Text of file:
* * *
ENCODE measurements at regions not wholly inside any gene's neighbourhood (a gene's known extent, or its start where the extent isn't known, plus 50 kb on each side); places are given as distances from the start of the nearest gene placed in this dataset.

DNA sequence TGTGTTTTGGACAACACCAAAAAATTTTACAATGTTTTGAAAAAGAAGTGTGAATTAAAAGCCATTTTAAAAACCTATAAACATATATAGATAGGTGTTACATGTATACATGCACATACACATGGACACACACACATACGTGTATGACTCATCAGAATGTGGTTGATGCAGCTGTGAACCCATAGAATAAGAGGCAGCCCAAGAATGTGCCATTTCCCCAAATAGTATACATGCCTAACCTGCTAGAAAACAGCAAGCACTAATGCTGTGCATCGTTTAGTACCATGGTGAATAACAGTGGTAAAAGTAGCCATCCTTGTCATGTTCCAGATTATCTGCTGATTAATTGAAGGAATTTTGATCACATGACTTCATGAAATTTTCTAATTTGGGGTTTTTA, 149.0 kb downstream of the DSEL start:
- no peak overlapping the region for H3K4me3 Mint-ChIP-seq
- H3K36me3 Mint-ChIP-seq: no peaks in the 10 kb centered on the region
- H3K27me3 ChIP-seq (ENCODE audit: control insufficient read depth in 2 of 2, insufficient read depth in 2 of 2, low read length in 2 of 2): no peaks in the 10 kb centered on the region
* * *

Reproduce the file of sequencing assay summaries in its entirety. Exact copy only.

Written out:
ENCODE measurements at regions not wholly inside any gene's neighbourhood (a gene's known extent, or its start where the extent isn't known, plus 50 kb on each side); places are given as distances from the start of the nearest gene placed in this dataset.

DNA sequence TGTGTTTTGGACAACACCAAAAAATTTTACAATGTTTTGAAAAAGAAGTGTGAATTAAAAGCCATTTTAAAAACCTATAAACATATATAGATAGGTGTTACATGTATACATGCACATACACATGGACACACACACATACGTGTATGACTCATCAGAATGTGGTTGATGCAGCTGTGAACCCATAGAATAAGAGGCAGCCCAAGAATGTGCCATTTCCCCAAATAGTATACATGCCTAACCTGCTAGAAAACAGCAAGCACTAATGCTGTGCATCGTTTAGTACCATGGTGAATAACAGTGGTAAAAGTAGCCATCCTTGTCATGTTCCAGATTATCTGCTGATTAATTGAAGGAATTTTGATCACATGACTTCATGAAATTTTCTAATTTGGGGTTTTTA, 149.0 kb downstream of the DSEL start:
- no peak overlapping the region for H3K4me3 Mint-ChIP-seq
- H3K36me3 Mint-ChIP-seq: no peaks in the 10 kb centered on the region
- H3K27me3 ChIP-seq (ENCODE audit: control insufficient read depth in 2 of 2, insufficient read depth in 2 of 2, low read length in 2 of 2): no peaks in the 10 kb centered on the region